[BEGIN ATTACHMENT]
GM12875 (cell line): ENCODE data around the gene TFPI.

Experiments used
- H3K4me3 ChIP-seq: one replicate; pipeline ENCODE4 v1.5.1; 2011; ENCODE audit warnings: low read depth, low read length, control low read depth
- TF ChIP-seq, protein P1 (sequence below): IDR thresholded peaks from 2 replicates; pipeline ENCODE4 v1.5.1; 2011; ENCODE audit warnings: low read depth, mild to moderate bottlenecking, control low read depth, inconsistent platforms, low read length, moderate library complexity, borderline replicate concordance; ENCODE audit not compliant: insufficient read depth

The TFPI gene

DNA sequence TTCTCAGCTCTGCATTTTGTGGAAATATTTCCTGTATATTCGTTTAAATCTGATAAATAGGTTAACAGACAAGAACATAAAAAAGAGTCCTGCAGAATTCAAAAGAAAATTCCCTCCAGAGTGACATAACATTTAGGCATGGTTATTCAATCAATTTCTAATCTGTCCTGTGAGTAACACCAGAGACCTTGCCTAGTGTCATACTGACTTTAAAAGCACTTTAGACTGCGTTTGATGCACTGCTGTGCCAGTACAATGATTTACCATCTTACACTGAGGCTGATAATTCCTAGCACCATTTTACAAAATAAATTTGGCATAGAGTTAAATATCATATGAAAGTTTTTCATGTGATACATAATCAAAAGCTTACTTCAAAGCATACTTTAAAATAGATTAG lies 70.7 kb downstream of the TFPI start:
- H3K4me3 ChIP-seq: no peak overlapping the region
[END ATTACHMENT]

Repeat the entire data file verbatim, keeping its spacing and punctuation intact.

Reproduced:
GM12875 (cell line): ENCODE data around the gene TFPI.

Experiments used
- H3K4me3 ChIP-seq: one replicate; pipeline ENCODE4 v1.5.1; 2011; ENCODE audit warnings: low read depth, low read length, control low read depth
- TF ChIP-seq, protein P1 (sequence below): IDR thresholded peaks from 2 replicates; pipeline ENCODE4 v1.5.1; 2011; ENCODE audit warnings: low read depth, mild to moderate bottlenecking, control low read depth, inconsistent platforms, low read length, moderate library complexity, borderline replicate concordance; ENCODE audit not compliant: insufficient read depth

The TFPI gene

DNA sequence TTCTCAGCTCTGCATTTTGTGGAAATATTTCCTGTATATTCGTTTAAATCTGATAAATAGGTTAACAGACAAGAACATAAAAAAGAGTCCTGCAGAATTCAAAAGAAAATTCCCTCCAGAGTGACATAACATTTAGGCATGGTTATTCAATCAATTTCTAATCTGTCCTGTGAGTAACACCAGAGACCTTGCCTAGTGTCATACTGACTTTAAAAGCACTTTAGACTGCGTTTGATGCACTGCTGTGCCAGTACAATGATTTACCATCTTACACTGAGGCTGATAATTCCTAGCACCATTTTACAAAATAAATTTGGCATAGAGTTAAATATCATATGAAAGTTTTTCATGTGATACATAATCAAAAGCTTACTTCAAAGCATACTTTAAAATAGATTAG lies 70.7 kb downstream of the TFPI start:
- H3K4me3 ChIP-seq: no peak overlapping the region